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Lesson 5: Track A Summaries

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Schedule   ::   Lesson 5   ::   Track A Summaries   ::   Track B Summaries

Agency, B. E. C. T. A., Comptuer Games in Education Project.

Reading summary/quotes:

Use of games in education should be an area of interest to game developers and teachers alike. BECTA conducted what can be characterized as a preliminary study among seven secondary schools. An overview of the games, including how they were used and how they may have benefited students, is included. Findings and suggestions for future research are also included.

Some of the primary benefits to the use of games software in education included increased motivation and self-esteem as well as increased library use. (The computers were located in the library, which explains the increased library use.) Some of the problems identified include technical problems, games where the game itself dominates and dwarfs the learning objective, and games that are too complex for the learning objective.

One of the most intriguing aspects of using games for education is that they provide motivation (p. 2).

Just like films or T.V. programs, games can be an effective supplementary tool (p. 2).

Some of the most important aspects the games gave were immediate feedback that learners received as a result of their decisions, and a way of exploring and collaborating within the game environment (p. 5).

(Interestingly, the article states on pg. 8 that if games are too simple in their feedback it is not very effective for learning. However, games with more complex situations force the learner to think about many possible reasons for outcomes and to hypothesize about new actions and their possibilities.)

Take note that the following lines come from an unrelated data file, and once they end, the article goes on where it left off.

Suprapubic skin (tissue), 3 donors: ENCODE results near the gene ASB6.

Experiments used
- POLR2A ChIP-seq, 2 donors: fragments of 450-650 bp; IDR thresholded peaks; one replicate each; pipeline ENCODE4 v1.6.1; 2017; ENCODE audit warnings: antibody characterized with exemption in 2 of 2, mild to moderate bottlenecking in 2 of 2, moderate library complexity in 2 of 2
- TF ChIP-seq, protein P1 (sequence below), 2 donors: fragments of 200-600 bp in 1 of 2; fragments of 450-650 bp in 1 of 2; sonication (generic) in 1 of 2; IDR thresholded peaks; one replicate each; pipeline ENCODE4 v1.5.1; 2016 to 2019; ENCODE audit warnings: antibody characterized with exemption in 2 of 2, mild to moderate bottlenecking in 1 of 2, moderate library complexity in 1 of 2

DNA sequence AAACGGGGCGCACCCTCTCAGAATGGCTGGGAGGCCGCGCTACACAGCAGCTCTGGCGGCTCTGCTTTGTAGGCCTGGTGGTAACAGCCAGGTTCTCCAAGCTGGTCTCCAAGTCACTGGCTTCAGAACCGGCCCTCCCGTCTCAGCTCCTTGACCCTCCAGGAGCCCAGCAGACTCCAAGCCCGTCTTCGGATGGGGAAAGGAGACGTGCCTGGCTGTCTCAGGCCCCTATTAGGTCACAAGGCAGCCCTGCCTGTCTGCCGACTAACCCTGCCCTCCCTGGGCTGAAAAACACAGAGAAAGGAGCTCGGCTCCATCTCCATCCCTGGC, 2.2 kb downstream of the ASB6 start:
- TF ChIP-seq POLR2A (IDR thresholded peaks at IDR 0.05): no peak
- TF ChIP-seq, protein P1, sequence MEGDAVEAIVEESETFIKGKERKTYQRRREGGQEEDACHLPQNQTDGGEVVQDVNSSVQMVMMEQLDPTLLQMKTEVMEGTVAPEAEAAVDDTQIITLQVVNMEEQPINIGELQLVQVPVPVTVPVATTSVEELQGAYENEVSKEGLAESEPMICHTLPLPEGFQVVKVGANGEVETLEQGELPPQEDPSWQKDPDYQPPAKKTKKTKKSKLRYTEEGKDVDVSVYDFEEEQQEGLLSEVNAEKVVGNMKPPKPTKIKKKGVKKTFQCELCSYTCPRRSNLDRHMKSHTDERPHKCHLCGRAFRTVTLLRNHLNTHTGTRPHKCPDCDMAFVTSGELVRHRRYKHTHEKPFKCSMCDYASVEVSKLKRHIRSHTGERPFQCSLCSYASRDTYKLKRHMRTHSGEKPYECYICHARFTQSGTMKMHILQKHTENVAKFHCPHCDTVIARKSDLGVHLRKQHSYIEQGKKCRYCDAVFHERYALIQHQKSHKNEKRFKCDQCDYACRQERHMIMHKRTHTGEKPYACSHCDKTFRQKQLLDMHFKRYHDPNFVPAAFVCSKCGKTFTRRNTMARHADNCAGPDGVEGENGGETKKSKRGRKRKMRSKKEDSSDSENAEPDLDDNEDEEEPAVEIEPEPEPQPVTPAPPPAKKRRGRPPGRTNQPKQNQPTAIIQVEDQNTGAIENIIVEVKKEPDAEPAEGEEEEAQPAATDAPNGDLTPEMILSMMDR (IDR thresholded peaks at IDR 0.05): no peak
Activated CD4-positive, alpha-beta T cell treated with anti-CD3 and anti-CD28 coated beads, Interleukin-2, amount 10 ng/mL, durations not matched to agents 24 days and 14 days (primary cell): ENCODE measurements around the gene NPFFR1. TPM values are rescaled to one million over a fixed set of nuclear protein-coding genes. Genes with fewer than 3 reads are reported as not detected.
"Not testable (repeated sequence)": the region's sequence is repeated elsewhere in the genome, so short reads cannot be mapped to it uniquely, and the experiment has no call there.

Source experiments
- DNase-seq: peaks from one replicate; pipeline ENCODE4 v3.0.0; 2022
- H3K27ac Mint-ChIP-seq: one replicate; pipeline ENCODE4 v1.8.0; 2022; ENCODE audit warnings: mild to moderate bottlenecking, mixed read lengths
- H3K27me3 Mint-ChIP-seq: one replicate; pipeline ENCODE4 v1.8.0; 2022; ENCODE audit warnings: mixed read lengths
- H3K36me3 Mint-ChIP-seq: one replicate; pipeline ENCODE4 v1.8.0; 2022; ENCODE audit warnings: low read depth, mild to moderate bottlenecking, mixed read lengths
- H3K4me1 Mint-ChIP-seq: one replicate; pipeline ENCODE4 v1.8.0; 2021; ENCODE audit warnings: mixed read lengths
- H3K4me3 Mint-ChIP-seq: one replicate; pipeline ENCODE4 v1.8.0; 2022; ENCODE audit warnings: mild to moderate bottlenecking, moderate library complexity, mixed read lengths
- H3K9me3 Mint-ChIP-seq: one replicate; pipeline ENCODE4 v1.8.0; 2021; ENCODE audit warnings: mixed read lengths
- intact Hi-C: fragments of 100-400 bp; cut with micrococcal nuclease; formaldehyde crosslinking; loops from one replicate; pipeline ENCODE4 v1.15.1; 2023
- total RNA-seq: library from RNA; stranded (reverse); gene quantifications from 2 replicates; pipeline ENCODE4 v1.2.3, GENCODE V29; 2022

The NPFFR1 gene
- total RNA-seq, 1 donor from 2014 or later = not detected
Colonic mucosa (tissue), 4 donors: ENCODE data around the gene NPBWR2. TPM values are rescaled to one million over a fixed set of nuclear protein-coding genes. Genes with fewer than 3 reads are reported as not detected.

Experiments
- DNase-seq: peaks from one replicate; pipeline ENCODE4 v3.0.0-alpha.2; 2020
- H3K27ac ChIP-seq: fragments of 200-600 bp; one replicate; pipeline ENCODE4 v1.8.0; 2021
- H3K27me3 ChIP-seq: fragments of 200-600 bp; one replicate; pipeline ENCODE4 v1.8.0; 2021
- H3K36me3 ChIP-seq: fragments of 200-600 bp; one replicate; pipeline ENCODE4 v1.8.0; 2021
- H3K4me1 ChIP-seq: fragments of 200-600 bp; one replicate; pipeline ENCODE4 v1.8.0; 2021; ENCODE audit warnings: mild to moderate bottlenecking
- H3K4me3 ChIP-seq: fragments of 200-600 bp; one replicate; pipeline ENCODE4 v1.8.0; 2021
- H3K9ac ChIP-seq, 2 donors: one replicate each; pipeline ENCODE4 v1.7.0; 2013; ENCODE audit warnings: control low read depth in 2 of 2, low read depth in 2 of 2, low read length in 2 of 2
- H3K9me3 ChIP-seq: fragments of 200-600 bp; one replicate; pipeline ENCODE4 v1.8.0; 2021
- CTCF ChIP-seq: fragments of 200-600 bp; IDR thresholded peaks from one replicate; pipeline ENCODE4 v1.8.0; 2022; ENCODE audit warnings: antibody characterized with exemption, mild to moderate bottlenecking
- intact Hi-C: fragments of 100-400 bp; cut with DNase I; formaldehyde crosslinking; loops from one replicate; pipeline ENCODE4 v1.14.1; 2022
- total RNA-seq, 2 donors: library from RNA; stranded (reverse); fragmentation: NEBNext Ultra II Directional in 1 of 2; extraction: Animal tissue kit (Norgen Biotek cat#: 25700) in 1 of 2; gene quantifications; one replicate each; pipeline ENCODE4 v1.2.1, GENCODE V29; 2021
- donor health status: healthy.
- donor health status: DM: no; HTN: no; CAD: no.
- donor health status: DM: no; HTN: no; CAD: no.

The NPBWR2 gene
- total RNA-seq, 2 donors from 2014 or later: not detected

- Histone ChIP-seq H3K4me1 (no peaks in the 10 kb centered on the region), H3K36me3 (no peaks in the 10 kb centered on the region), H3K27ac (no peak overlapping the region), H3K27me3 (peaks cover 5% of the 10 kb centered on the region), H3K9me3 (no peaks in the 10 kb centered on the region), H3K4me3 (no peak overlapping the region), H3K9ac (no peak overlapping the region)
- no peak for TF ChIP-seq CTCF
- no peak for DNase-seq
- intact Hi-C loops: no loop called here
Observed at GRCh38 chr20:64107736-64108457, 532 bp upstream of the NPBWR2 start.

When the games were combined with input from the teacher and collaboration with other learners, the most effective learning was realized (p. 7).

The main reason the games were appealing is because they couched the learning objectives in a situation/context that was interesting and fun for the learners (p. 7).

Games were motivating and encouraged collaboration (p. 8, 9).

(Games that demand collaboration as they present situations that students may not be able to figure out unless they collaborate with someone else who has discovered the solution)

Games can be a great way to make data, which can be inherently challenging and dull, more interesting, i.e. looking in a database to find about information about football players. Football gives the data some meaning and motivation (p. 8).

If the game does not explicitly keep reminding and focusing the student on learning objectives, they may gradually forget about the objectives if they play the game for extended periods of time (p. 9).

Games are very effective in teaching critical thinking, logical thinking, extracting information, and a range of other thinking skills. Teachers can support this learning by making learners aware of how they should think about something (p. 10).

Related articles/class discussions:

Discussion points/questions:

  • Even if absorption were capitalized on in an educational context, could that go too far? Could a learner get too absorbed or even addicted to an instructional game? Even in the best educational game, would the instructor need to intervene to help the students structure their learning?
  • What are some reasons for the extreme motivation of games?

Contributors: Tom Caswell, Marion Jensen, Jennifer Jorgensen, Jon Scoresby, and Tim Stowell
Copyright 2008, by the Contributing Authors. Cite/attribute Resource . admin. (2008, May 20). Lesson 5: Track A Summaries. Retrieved January 07, 2011, from Free Online Course Materials — USU OpenCourseWare Web site: This work is licensed under a Creative Commons License Creative Commons License
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